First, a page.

While the head of the North Dakota University System and the leader of the State Board of Higher Education map out the search process to replace outgoing UND President Mark Kennedy, at least one member would like the board to try a slightly different route.

In an email addressed to NDUS Chancellor Mark Hagerott on May 7, SBHE member Dan Traynor said he had read news reports regarding the procedure for selecting a new UND president. Traynor said he was “not entirely comfortable with the idea of hiring an interim for a year and proceeding with yet another search.” The emails were obtained by the Herald through an open-records request.

Hagerott previously told the Herald an interim president could be in place for at least a year as the board and eventual search committee work to find the right person for the job.

After appointing an interim president, the chancellor and the board will form a search committee that includes members of the UND and Grand Forks community, as well as other higher education leaders, Hagerott said.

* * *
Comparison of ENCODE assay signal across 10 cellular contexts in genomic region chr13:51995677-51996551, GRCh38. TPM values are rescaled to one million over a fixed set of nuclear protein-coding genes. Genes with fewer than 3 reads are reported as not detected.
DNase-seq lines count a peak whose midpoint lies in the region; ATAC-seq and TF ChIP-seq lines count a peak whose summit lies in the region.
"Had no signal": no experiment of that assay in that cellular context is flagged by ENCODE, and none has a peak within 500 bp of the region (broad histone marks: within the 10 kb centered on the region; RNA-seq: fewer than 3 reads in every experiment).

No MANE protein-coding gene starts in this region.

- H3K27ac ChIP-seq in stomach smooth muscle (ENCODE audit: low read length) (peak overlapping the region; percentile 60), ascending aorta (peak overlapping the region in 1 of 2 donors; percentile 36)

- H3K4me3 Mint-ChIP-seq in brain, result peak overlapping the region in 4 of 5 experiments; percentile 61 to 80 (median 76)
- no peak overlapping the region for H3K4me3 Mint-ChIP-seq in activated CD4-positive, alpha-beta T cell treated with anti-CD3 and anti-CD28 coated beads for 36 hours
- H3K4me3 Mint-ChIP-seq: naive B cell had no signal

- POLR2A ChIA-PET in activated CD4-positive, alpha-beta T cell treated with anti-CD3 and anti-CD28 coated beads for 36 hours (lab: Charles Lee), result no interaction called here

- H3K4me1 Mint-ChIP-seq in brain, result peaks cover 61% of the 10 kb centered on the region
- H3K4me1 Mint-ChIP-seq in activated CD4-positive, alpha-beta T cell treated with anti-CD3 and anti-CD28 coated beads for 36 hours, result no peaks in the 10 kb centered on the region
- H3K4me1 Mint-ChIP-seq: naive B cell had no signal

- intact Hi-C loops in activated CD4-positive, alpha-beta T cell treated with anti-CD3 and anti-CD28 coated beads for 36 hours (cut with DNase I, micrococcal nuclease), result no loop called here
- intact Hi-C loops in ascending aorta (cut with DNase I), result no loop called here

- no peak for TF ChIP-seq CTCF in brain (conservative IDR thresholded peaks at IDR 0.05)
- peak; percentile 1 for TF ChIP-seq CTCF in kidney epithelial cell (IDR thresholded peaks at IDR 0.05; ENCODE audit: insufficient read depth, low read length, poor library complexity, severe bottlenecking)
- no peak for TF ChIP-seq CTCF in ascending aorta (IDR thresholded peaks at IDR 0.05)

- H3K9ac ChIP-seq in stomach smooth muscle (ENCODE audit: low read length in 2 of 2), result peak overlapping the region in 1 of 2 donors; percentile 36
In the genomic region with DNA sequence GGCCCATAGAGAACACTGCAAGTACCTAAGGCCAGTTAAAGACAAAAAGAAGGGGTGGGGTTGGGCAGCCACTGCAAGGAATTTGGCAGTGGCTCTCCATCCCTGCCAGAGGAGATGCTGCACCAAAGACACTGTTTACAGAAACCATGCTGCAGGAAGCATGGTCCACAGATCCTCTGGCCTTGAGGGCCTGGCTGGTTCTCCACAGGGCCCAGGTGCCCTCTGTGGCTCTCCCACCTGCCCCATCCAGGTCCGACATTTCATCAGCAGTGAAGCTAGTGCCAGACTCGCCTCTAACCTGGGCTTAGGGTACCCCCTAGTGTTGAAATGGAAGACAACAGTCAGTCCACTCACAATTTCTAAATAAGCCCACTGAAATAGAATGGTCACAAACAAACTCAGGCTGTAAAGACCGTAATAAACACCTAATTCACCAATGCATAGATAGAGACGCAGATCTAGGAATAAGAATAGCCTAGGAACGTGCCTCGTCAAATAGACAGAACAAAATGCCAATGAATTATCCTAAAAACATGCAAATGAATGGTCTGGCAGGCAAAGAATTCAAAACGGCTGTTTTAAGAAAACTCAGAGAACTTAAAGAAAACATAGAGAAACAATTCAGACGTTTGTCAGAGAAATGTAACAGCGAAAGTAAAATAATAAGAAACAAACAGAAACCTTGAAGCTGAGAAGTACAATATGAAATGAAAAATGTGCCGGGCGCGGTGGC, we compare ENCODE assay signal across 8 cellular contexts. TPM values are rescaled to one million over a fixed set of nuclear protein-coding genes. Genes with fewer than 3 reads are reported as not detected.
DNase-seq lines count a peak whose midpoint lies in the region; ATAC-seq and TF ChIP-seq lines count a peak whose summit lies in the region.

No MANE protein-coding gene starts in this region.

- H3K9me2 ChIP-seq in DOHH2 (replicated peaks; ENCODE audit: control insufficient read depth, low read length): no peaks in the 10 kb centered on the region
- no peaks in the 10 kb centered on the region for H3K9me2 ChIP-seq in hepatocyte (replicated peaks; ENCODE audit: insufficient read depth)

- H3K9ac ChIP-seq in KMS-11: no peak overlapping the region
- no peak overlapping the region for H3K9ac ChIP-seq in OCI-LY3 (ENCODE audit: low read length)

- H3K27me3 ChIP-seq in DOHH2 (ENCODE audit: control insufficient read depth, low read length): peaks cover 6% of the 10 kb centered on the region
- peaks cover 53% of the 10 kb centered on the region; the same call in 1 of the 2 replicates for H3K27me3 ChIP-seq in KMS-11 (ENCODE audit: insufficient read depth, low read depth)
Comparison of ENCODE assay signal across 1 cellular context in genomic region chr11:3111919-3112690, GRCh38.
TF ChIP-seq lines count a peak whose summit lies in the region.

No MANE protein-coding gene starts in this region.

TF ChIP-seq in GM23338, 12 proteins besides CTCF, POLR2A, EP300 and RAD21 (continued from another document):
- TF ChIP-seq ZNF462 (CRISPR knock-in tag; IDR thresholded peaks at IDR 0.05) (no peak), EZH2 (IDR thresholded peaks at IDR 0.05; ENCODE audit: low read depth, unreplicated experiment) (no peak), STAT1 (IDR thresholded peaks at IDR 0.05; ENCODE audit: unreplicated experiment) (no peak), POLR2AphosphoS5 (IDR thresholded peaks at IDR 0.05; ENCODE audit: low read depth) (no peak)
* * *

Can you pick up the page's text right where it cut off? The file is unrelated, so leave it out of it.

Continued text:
SBHE chair Don Morton also has been on the record expressing a similar sentiment.

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Traynor suggested a much quicker timetable and would like to see the board appoint a new president quickly.

In the email, he requested the board consider conducting its own search of available talent within North Dakota or with some connection to the state. He proposed that the board allow some period of time for nominations and then the board can narrow the pool to two or three “suitable finalists.”